The title of this post may seem a little odd but for those in the know, we understand the Herdwick sheep and it's wool isn't always the most favoured wool for Savile Row tailoring. But things have changed and I'm going to bring you up to speed. This breed of sheep is a native of Cumbria and the English Lake District. In other words the home of the Redmayne bespoke tailoring workshop.
So let's briefly give you the basics about this wool and tell you why I think the cloth from this sheeps fleece is very unique and sexy. Firstly, this breed are natives of Cumbria, like the author. They are also considered a rare and vulnerable breed. It is said by shepherds in the fells that Herdwick fleece always "drys first after a storm". They're a hardy bunch that spend their time surviving the highest mountains in England, the Lakeland Fells.
In the past their wool has generally been used for carpets and insulation and other glamorous uses. Let's face it, if it can survive the Cumbrian Fells weather it can handle pretty much anything. The yarn is strong, warm and very durable and some would say too durable for Savile Row tailoring. This brawny character has meant that for years it was overlooked as a choice of wool to be used in bespoke hand tailoring. So the challenge was, could we harness this Herculean wool for bespoke and made to measure tailoring?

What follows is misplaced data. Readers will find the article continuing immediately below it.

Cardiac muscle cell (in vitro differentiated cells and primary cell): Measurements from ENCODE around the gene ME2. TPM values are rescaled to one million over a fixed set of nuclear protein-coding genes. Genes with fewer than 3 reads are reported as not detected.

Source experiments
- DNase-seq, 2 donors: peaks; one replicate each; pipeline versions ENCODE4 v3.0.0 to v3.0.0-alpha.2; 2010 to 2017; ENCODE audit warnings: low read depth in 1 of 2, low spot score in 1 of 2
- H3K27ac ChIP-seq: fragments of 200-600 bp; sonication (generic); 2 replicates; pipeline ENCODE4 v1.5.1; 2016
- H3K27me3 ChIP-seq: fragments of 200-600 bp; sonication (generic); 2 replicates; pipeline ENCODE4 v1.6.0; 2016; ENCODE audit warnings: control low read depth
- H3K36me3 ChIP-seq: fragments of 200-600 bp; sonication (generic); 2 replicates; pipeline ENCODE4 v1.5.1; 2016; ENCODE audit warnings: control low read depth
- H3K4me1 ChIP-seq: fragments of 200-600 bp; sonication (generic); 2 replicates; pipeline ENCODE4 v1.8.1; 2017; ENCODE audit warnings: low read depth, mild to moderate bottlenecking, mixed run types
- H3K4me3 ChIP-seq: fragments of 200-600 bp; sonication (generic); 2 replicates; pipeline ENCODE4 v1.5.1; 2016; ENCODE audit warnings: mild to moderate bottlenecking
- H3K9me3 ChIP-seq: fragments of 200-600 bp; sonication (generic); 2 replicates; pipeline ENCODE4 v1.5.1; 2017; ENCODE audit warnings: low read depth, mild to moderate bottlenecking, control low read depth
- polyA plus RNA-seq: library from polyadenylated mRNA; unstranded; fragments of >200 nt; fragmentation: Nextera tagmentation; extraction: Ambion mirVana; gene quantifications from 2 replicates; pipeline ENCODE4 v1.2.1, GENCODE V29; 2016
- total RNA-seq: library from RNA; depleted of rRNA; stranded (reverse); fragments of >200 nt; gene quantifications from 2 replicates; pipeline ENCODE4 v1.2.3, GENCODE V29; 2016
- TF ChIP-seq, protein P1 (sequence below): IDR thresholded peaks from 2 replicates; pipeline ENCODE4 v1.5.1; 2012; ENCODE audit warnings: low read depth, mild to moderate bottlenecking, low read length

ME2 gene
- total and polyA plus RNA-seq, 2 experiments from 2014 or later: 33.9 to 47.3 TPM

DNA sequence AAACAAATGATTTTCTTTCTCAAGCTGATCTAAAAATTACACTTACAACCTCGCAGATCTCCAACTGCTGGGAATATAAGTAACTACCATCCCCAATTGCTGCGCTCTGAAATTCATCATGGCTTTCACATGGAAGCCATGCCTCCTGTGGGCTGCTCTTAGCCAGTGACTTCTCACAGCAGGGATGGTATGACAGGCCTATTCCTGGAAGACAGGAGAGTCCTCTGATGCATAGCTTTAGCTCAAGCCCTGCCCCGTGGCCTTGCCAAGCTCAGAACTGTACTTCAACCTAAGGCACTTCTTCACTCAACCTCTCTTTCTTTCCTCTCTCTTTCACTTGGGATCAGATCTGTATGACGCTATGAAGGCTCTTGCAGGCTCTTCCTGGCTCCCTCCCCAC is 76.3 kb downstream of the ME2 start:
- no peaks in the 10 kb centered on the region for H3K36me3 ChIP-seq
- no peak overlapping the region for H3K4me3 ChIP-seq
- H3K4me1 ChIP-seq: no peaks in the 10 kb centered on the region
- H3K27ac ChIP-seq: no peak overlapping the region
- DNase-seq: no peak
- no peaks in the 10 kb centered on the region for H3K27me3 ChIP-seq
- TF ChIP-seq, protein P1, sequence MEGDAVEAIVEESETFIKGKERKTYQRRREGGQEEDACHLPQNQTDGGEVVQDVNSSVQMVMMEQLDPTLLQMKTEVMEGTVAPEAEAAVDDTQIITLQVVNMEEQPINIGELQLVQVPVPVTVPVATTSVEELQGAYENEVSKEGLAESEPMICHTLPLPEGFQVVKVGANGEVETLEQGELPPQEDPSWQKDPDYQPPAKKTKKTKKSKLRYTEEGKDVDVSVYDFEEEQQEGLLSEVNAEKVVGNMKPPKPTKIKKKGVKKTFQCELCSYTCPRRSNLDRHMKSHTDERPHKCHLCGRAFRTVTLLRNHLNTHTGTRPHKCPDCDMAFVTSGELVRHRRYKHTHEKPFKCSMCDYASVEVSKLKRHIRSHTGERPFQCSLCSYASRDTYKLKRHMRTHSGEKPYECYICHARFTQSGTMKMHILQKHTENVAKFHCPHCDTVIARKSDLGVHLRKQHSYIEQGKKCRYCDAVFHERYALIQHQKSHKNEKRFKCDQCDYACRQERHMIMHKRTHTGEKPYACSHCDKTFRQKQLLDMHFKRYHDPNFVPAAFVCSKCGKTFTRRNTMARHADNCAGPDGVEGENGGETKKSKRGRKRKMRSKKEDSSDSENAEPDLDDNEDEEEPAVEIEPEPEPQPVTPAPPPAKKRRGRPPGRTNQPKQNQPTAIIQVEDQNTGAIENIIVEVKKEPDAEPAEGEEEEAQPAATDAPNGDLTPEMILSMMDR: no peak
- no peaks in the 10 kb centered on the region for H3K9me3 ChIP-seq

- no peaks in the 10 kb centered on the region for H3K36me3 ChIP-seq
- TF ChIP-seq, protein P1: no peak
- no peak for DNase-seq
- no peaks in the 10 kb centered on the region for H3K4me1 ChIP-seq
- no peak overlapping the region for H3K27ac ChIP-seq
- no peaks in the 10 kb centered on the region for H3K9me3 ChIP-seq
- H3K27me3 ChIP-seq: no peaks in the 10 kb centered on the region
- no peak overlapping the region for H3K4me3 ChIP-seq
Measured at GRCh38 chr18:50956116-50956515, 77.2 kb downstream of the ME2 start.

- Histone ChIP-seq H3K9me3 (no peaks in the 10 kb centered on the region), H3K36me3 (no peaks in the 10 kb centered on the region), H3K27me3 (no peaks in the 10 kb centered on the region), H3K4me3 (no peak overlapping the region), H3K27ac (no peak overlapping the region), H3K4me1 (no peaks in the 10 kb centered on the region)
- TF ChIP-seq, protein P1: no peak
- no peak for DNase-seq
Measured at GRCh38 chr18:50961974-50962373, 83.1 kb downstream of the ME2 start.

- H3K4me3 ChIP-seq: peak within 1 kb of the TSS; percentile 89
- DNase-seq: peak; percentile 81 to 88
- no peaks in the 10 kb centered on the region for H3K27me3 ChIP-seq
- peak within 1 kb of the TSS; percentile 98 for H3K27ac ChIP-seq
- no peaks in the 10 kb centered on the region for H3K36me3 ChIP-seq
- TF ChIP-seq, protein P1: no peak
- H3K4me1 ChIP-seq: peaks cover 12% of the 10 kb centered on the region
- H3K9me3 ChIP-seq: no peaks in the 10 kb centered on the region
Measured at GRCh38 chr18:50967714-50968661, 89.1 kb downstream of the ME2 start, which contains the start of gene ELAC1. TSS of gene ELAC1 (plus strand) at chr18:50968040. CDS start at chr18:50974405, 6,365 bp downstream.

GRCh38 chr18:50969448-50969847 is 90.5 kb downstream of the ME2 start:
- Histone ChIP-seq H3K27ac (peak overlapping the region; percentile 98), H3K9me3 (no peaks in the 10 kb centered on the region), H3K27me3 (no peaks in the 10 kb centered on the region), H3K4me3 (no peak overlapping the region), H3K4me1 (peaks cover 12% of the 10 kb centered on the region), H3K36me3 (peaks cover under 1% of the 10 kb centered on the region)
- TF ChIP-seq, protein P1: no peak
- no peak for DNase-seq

Thankfully, there are a few gifted weavers who felt this could be done and this strong humble breed could offer more than something to walk on. Well, that determination has paid off as Herdwick wool is now being woven and knitted into all sorts of lovely unique clothing. I say unique for good reason as it's only found in one area and it only comes in two colours, dark or light grey. I would say take your pick but you can't. You see the fleeces are sorted like this - Fleeces from older sheep are darker and thrown on one pile and younger lighter fleeces are thrown on another pile at the mill. This highly sophisticated method allows for the unique weave of Herdwick, a mixture of fleece giving a very natural, undyed colour and texture that is unmistakable in its character and texture. It can take a dye but I don't think it works well as the colours seem a little forced. It's better left honest and simple as it is with its earthy mixture of greys.
(Two Herdwick tweed lengths)
I have here a couple of beautiful lengths which I'm going to make a few of samples from. A man's overcoat and a ladies tweed coat or shooting suit. We'll make them using our made to measure service and I'll show you the outcome in a few weeks. If you can't wait and you want your own this winter then you know what to do. Get in touch and get something going as you won't find this hanging in a department store any time soon.
Tom has been involved at the highest level in the tailoring industry for over 37 years. He has also been blogging and furthering knowledge of the craft for over 15 years. He is married to Claire and has three children.
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